15. The word “true” is not actually in the Greek text, which simply says, “the signs of an apostle.” The RSV (which is quoted here) and NASB have added “true” to give the sense: Paul is contrasting his ministry with that of the false apostles.

16. See Chantry, Signs of the Apostles, especially pages 17-21; B. B. Warfield, Counterfeit Miracles (London, England: Banner of Truth, 1972; first published 1918); Norman Geisler, Signs and Wonders (Wheaton, IL: Tyndale House, 1988).

17. Colin Kruse, The Second Epistle of Paul to the Corinthians, TNTC (Leicester, England: InterVarsity Press, and Grand Rapids, MI: Eerdmans, 1987), p. 209; Jean Hering, The Second Epistle of Saint Paul to the Corinthians, trans. by A. W. Heathoote and P. L. Allcock (London, England: Epworth, 1967), pp. 95-96; and Murray Harris, “2 Corinthians,” EBC, vol. 10, p. 398. Harris notes an alternative view where the “signs” are the changed lives of the Corinthians and the Christlike character of Paul.

18. The most extensive discussion in support of this view is found in Ralph P. Martin, II Corinthians, WSC (Dallas, TX: WORD, 1986), pp. 434-438; see also Philip E. Hughes, Paul’s Second Epistle to the Corinthians, NIC (Grand Rapids, MI: Eerdmans, 1962), pp. 456-458 (following Chrysostom and Calvin); Alfred Plummer, A Critical and Exegetical Commentary on the Second Epistle of St. Paul to the Corinthians, ICC (Edinburgh, Scotland: T. & T. Clark, 1915), p. 359; R. V. G. Tasker, 2 Corinthians, TNTC (London, England: Tyndale Press, 1958), p. 180; Charles Hodge, An Exposition of 1 and 2 Corinthians (Wilmington, DE: Sovereign Grace, 1972 [reprint]), pp. 359-360; John Calvin, The Second Epistle of Paul the Apostle to the Corinthians, trans. by T. A. Smail, edited by D. W. Torrance and T. F. Torrance (Edinburgh, Scotland: Oliver and Boyd, and Grand Rapids, MI: Eerdmans, 1964), pp. 163-164; see also J. B. Lightfoot, The Epistle of St. Paul to the Galatians (Grand Rapids, MI: Zondervan, 1957), p. 99.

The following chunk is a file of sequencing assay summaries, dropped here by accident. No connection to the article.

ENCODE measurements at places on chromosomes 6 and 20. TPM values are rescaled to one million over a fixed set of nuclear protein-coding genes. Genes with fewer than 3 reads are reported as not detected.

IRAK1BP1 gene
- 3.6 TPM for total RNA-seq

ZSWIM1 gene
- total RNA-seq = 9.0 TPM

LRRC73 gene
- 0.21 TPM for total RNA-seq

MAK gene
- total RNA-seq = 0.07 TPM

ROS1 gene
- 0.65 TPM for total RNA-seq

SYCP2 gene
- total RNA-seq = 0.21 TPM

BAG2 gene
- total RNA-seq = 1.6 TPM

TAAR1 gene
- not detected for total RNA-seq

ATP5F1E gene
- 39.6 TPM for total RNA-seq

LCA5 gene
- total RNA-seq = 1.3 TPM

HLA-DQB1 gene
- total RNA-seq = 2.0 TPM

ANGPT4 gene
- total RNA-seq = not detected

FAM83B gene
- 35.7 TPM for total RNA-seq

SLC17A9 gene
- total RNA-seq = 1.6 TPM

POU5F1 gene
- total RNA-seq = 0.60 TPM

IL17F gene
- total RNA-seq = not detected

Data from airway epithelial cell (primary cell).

19. The grammar of the Greek text forces us to this distinction, since “the signs of an apostle” is in the nominative case, while “signs and wonders and mighty works” is in the dative, and cannot therefore be simply a restatement of “signs of an apostle” in apposition to it: Nouns in apposition in Greek must be in the same case. (The NIV ignores the grammar here and translates the two phrases as if they were in apposition; the RSV and NASB are more precise.)

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Category: Pneuma Review, Spirit, Winter 2000

About the Author: Wayne A. Grudem is Professor of Theology and Biblical Studies at Phoenix Seminary, Phoenix, Arizona. He has authored over twenty books, including Systematic Theology: An Introduction to Biblical Doctrine (1994), Politics According to the Bible: A Comprehensive Resource for Understanding Modern Political Issues in Light of Scripture (2010), The Poverty of Nations: A Sustainable Solution (2013), The Gift of Prophecy in the New Testament and Today, Recovering Biblical Manhood and Womanhood: A Response to Evangelical Feminism, and "Free Grace" Theology: 5 Ways It Diminishes the Gospel (2016). He was also the General Editor for the ESV Study Bible (Evangelical Christian Publishers Association Book of the Year, 2009). WayneGrudem.com